So it’s been awhile since I’ve written in here about what I’ve read. I was out of town last week on a family vacation (Disneyworld!) and spent this week getting caught up. I might write up another of these later this week, but I’ll start with the Complete Crumb, Volume 5. This collects underground comic artist R. Crumb’s work from December 1967 to April 1969.
Wow, is this one ever not for kids. Drug use, extremely uncensored sexuality, and all sorts of adult situations and scatology, all done in the cute, “big-foot” style of art Crumb is best known for. This is what most would consider his classic period, and includes the Janis Joplin album covers, as well as multiple episodes of his best-known characters taken from underground comix and alternative newspapers of the period.
Fritz the Cat, the motivationally-challenged cat who stumbles, smokes (not tobacco), and sleeps his way through San Francisco’s hippie underworld, receives the book’s longest section. It’s a fairly episodic story culminating in Fritz’s almost accidental involvement in a Marxist cell’s plot to bomb San Francisco’s bridges. Fortunately, the cell is utterly incompetent, many of its members more interested in free dope than revolution, and the plot fails. Fritz himself is dopey and affable, and it’s hard not to like him even when he’s involved in terrorism–after all, he doesn’t really mean it, he’s just going along with what his friends are up to. I do have to wonder what Crumb really thought of his friends and acquaintances, if the bumblers, psychotics, and druggies depicted in this story were typical of his own circle.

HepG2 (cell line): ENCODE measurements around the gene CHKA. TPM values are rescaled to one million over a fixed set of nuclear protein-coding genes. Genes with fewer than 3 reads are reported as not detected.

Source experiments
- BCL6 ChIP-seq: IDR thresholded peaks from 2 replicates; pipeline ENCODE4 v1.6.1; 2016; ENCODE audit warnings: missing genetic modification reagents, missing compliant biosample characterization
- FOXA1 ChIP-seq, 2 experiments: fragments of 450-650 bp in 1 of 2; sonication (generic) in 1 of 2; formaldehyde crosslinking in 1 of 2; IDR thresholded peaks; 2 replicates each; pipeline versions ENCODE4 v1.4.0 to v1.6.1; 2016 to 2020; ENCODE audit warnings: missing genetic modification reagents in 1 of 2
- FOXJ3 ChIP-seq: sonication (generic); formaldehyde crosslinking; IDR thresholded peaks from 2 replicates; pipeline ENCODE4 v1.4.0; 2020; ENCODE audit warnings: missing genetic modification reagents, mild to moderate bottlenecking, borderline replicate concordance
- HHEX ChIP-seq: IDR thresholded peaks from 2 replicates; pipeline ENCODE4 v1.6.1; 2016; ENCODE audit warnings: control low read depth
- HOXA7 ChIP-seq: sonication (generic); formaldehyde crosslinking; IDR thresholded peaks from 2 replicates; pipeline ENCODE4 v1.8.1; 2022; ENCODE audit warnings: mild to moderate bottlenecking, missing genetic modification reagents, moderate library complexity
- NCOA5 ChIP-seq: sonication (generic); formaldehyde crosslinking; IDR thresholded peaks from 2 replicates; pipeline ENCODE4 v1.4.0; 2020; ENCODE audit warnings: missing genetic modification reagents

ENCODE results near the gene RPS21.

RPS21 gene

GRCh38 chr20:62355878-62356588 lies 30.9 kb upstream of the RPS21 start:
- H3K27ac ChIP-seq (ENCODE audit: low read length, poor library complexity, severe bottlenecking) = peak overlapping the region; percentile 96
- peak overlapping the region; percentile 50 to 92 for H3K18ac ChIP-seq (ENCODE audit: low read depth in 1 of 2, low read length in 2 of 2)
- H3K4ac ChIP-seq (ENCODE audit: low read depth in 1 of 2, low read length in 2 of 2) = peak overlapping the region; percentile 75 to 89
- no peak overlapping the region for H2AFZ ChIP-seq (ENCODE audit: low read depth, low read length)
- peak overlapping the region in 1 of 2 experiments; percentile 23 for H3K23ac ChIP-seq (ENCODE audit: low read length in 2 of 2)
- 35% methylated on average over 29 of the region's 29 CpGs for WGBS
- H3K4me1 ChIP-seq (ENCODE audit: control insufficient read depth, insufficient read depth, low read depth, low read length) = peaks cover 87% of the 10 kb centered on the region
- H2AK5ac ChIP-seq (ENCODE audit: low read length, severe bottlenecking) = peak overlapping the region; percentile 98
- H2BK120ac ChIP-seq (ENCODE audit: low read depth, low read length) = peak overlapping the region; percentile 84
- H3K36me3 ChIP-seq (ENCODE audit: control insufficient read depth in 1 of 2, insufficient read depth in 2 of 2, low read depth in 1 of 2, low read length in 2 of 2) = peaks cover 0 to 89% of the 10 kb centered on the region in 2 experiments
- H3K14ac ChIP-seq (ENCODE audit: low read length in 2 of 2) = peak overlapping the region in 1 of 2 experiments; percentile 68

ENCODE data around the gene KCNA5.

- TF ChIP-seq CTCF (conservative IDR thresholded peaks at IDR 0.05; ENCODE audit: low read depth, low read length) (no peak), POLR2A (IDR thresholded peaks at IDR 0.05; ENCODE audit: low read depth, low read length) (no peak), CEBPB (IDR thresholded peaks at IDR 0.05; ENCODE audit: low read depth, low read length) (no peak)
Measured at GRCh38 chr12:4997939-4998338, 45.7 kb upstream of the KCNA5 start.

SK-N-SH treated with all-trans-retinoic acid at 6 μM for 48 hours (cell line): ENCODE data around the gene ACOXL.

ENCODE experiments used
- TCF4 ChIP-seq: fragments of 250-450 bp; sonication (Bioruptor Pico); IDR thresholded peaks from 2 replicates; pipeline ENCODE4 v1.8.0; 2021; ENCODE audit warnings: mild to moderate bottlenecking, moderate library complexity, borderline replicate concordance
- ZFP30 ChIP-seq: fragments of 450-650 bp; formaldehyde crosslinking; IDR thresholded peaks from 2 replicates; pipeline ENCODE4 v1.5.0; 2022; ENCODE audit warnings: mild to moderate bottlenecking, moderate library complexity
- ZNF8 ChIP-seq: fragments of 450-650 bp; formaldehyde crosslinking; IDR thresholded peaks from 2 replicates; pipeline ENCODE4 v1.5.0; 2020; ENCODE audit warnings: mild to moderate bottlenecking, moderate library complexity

Mr. Natural, the white-bearded philosoper who instructs his “clients” in overcoming their hang-ups to achieve sexual liberation and spiritual fulfillment, appears in several one- or two-page strips. In one series of strips, he even goes to heaven and meets God, only to decide the scene is too boring and he wants to go back to Earth. Mr. Natural is the opposite of Fritz, perhaps something of Crumb’s ideal man: funny, wise, able to see through the various falsehoods the world presents to discern what’s really important in life.
Another recurring character is Angel McSpade, a sort of hyper-sexual Aunt Jemima who’s used in several pieces satirizing white men’s attitudes towards black women. I found these strips to be the most uncomfortable to read, although I can see the point Crumb was making. In fact, they are probably the most pointedly political strips in the book.
Much of the remaining material is little more than humorous scatological skits, fairly juvenile but funny if read with the the right attitude. As a whole, I would recommend this book only to a fairly narrow segment of people. If you have an interest in comics history or the 60s counterculture, and a high tolerance for raw language and graphic (though cartoon) sexuality, this is an important document of the era not to be overlooked. For anybody else, this should be avoided.